Protected: Semiconductor WIth Impurity?
Protected: Impedance In A Circuit
Protected: Reactance In A Circuit
Protected: Transformer Instructions
Protected: Inductance In A Circuit With Moving Current
Protected: Capacitor And Static Electricity
Protected: Put Electrons To Do Work- Ohm’s Law
Protected: Current and Static Electricity
Static Electricity Effects
Static Electricity also known as electrostatic is a common phenomena and its effect has significant and serious consequences in home and industries. It’s very disastrous when steps are not taken to prevent its accumulation and subsequent discharge.
It is not too bad to receive small electric shock at home in dry season but when handling electronics, sensitive components are destroyed; and it’s also responsible for explosion where volatile materials and ESD are present. It is of interest to me to expose the effects and how to prevent it.
Col, Jeananda. (1996) found as follows: When two materials are rubbed together (like a balloon and your hair), one will lose electrons and one will accumulate them. Physicists have ranked materials by the order in which they lose or gain electrons. This ranking is called the triboelectric series.
Static charge is developed when two insulators or non metal for example; hair and comb; fur and silk; carpet and rubber and other combinations based on their rank in the triboelectric series rub against each other and are separated, they accumulates enough charges and electric field is created which when it become too strong, electrical resistance of insulating materials suddenly break down resulting in explosion or damage to electronics if not properly contained.
Effects of Static Electricity In Operating Room
CCNR/OCIMF. (2010) found as follows:Electrostatic discharge occurs when the electrostatic field becomes too strong and the electrical resistance of an insulating material suddenly breaks down. When breakdown occurs, the gradual flow and charge recombination associated with relaxation is replaced by sudden flow recombination that generates intense local heating (e.g. a spark) that can be a source of ignition if it occurs in a flammable atmosphere. (p.53)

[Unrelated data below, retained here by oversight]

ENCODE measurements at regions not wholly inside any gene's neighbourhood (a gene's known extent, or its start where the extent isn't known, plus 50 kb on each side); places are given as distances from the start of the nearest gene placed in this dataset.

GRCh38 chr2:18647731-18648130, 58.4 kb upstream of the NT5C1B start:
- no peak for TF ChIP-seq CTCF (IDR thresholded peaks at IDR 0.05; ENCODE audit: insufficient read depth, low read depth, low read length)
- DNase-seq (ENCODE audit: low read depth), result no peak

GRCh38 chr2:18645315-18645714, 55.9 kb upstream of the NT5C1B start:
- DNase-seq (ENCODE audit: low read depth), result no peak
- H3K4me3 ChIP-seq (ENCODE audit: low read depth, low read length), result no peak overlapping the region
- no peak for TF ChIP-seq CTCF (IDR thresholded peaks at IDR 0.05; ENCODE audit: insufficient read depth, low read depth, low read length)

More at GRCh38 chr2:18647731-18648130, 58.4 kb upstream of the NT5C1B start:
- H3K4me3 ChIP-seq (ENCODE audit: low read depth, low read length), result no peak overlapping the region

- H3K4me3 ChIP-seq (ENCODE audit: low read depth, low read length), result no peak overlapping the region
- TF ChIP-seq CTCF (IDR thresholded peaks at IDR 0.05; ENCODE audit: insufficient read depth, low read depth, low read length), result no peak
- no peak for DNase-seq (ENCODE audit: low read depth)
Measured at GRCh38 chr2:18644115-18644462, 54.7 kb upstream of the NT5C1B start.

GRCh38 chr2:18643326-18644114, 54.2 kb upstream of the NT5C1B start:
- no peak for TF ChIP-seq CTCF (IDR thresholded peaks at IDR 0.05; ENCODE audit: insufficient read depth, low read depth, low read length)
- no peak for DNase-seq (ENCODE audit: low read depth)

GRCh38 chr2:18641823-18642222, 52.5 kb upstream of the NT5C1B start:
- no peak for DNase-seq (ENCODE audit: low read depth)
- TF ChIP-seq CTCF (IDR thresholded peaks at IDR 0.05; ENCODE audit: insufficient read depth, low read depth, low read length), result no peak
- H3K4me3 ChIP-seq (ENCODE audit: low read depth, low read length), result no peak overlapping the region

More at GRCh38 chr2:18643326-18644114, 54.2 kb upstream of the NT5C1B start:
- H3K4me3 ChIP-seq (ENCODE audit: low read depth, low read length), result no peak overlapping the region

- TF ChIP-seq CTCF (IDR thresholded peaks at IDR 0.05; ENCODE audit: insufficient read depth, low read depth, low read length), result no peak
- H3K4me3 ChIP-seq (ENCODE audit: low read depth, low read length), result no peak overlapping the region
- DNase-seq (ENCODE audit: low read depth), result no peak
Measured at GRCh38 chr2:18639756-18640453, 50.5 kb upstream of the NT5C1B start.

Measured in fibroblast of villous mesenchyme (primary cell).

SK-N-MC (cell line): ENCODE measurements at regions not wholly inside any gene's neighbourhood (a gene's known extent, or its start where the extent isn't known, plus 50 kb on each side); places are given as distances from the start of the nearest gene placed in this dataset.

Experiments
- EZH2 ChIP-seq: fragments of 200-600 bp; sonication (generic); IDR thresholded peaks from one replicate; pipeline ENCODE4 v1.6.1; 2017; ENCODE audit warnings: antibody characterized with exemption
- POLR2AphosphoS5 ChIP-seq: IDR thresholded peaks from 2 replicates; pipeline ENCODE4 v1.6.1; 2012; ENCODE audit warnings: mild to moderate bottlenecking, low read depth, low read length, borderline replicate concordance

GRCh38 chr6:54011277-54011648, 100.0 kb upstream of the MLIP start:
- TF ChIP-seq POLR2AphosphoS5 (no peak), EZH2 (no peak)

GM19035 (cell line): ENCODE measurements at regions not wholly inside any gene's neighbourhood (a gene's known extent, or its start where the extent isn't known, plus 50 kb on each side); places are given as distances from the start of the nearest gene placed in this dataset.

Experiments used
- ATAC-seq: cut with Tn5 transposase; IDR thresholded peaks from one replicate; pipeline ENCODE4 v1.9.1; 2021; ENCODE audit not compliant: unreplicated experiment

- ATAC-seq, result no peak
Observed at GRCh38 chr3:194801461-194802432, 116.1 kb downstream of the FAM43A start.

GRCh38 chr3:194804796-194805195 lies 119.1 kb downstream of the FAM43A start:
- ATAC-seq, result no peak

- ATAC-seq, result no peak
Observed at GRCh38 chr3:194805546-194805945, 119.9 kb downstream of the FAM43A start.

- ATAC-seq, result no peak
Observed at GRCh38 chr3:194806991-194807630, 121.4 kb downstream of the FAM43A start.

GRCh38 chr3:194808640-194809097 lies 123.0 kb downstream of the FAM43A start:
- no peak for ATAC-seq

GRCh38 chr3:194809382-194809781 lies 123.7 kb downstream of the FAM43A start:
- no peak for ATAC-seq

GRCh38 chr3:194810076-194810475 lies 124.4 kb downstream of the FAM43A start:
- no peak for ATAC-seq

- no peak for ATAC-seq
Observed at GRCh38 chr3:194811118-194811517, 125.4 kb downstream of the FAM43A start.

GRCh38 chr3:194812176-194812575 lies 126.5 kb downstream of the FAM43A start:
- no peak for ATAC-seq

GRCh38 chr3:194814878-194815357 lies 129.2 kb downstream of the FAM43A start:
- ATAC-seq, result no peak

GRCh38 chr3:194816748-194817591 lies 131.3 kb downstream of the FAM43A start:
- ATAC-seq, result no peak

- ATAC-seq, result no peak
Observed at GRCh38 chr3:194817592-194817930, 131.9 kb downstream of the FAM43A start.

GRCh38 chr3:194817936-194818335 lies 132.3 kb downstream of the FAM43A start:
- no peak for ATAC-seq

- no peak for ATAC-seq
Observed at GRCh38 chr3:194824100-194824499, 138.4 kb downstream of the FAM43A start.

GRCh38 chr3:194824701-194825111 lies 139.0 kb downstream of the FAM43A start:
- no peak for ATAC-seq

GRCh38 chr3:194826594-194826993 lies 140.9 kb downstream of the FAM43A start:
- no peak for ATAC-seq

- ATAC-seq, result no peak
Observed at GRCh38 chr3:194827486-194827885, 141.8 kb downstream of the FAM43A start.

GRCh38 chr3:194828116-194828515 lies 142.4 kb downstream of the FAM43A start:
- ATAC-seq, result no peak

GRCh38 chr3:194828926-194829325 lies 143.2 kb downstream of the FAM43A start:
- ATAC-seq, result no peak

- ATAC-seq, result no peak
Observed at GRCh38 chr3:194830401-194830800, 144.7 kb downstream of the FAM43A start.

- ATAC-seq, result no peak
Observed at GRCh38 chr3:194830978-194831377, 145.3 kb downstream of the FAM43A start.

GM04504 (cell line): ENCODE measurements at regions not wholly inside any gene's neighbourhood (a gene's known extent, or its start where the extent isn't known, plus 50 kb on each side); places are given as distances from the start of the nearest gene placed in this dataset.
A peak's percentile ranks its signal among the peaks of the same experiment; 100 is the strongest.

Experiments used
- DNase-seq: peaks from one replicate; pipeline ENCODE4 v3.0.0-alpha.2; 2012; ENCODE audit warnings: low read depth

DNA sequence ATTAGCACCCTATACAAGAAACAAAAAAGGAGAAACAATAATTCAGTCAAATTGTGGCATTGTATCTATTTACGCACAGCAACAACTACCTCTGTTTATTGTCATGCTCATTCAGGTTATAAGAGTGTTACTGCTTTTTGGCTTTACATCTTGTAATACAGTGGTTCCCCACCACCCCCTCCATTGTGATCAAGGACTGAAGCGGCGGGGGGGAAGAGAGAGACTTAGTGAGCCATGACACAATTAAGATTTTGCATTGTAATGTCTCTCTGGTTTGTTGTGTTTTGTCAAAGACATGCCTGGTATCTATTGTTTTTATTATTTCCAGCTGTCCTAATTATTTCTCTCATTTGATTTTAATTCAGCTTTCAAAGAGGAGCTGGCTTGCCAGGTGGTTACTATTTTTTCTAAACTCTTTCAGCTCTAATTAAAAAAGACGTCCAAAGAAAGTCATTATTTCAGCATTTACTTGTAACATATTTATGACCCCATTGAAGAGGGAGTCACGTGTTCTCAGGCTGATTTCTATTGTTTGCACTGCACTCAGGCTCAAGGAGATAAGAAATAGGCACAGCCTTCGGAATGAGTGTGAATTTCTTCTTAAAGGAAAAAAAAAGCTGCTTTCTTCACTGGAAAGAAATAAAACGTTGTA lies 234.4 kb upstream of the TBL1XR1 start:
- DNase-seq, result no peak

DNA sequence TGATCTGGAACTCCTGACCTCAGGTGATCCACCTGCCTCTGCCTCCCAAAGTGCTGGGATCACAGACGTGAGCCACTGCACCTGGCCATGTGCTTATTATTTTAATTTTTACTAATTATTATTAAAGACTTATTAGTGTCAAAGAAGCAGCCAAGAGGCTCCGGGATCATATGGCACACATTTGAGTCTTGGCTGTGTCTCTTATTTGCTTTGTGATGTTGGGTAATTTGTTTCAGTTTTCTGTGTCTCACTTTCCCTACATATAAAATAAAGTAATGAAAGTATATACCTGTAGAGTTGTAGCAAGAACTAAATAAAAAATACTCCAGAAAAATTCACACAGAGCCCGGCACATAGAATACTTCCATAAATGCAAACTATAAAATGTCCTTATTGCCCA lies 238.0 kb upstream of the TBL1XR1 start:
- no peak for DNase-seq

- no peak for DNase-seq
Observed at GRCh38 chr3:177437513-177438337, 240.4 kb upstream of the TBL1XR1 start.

This is a big concern in Operating Room in hospital where volatile anesthetic gases is being used; there is risk of explosion if the floor is not covered with antistatic materials. Not only that, moving equipments attached with trailing conductor to safely discharge any build up of charges. The effect is not only in hospital, it affects electronic components too. When static charges discharge through sensitive electronic components or board, it will damage the board and that is the reason if you are building a device it is important to consider and guide against the possible effects of electrostatic discharge. if not your system wouldn’t work or when you are troubleshooting, it will cause more damages to your equipment.
‘That is why computer technicians and home computer builders have to guard their computers against the deadly ravages of static electricity, as well as take steps to avoid injury to you. A shock that you can’t even feel can seriously damage your homebuilt computer before you’re even finished building it.
Preventing Electrostatic Discharge
Use of antistatic mats/carpets, floor, clothing and footwear: You should remove any static electricity from your body before you start building your projects or working on any sensitive electronics to avoid damaging your electronics and components. The best way to do this is to ground yourself to allow any static electricity built up in your body to flow away into the ground. This is done by wearing a well grounded conductive rubber wrist wrap and working on antistatic mat; the wrist wrap and the mat conduct any static build up to the general mass of earth
Antistatic Coatings on building, use of antistatic rubber castors for trolleys and attach moving equipments with trailing conductor to safely discharge any build up of electrostatic charges.
Note: “Never use antistatic wrist wrap when working on old computer monitors to avoid electrocution.”
- CCNR/OCIMF.(2010). Static Electricity. International Safety Guide for Inland Navigation Tank-barges and Terminals, Chapter 3, 51-63. Retrieved from http://www.isgintt.org/files/documents/Chapter_03en_isgintt_062010.pdf
- Col, Jeananda. (1996). Static Electricity. http://www.enchantedlearning.com/physics/Staticelectricity.shtml
- How to build your own computer. Retrieved from http://www.kitchentablecomputers.com/static.php